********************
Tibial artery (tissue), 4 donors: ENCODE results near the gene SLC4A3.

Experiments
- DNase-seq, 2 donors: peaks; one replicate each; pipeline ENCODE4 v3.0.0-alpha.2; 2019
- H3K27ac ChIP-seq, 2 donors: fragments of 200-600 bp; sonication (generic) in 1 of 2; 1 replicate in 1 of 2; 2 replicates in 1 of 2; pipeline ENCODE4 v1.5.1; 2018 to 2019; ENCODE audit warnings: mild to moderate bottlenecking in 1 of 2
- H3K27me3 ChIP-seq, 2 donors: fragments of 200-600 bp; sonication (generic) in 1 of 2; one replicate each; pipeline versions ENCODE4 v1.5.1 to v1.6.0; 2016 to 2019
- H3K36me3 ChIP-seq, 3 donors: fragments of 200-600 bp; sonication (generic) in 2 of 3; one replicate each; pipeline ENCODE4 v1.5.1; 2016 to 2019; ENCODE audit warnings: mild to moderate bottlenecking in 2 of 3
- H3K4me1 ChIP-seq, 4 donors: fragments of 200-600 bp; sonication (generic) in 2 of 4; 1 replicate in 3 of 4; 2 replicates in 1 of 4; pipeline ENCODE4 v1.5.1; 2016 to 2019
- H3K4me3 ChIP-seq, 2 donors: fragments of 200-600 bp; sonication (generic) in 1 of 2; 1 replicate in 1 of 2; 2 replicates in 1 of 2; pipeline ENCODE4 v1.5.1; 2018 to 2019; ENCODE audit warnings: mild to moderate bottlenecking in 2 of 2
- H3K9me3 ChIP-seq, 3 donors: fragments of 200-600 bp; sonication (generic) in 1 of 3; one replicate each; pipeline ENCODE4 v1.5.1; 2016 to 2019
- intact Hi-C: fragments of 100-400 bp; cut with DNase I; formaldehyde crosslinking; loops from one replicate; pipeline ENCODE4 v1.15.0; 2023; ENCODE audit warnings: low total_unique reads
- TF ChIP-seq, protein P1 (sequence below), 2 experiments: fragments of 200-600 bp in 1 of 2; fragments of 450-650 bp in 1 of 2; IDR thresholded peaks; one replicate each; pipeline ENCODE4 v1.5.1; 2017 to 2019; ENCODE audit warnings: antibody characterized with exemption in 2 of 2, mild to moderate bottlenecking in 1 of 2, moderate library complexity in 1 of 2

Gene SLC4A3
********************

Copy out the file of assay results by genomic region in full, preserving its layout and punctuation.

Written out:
Tibial artery (tissue), 4 donors: ENCODE results near the gene SLC4A3.

Experiments
- DNase-seq, 2 donors: peaks; one replicate each; pipeline ENCODE4 v3.0.0-alpha.2; 2019
- H3K27ac ChIP-seq, 2 donors: fragments of 200-600 bp; sonication (generic) in 1 of 2; 1 replicate in 1 of 2; 2 replicates in 1 of 2; pipeline ENCODE4 v1.5.1; 2018 to 2019; ENCODE audit warnings: mild to moderate bottlenecking in 1 of 2
- H3K27me3 ChIP-seq, 2 donors: fragments of 200-600 bp; sonication (generic) in 1 of 2; one replicate each; pipeline versions ENCODE4 v1.5.1 to v1.6.0; 2016 to 2019
- H3K36me3 ChIP-seq, 3 donors: fragments of 200-600 bp; sonication (generic) in 2 of 3; one replicate each; pipeline ENCODE4 v1.5.1; 2016 to 2019; ENCODE audit warnings: mild to moderate bottlenecking in 2 of 3
- H3K4me1 ChIP-seq, 4 donors: fragments of 200-600 bp; sonication (generic) in 2 of 4; 1 replicate in 3 of 4; 2 replicates in 1 of 4; pipeline ENCODE4 v1.5.1; 2016 to 2019
- H3K4me3 ChIP-seq, 2 donors: fragments of 200-600 bp; sonication (generic) in 1 of 2; 1 replicate in 1 of 2; 2 replicates in 1 of 2; pipeline ENCODE4 v1.5.1; 2018 to 2019; ENCODE audit warnings: mild to moderate bottlenecking in 2 of 2
- H3K9me3 ChIP-seq, 3 donors: fragments of 200-600 bp; sonication (generic) in 1 of 3; one replicate each; pipeline ENCODE4 v1.5.1; 2016 to 2019
- intact Hi-C: fragments of 100-400 bp; cut with DNase I; formaldehyde crosslinking; loops from one replicate; pipeline ENCODE4 v1.15.0; 2023; ENCODE audit warnings: low total_unique reads
- TF ChIP-seq, protein P1 (sequence below), 2 experiments: fragments of 200-600 bp in 1 of 2; fragments of 450-650 bp in 1 of 2; IDR thresholded peaks; one replicate each; pipeline ENCODE4 v1.5.1; 2017 to 2019; ENCODE audit warnings: antibody characterized with exemption in 2 of 2, mild to moderate bottlenecking in 1 of 2, moderate library complexity in 1 of 2

Gene SLC4A3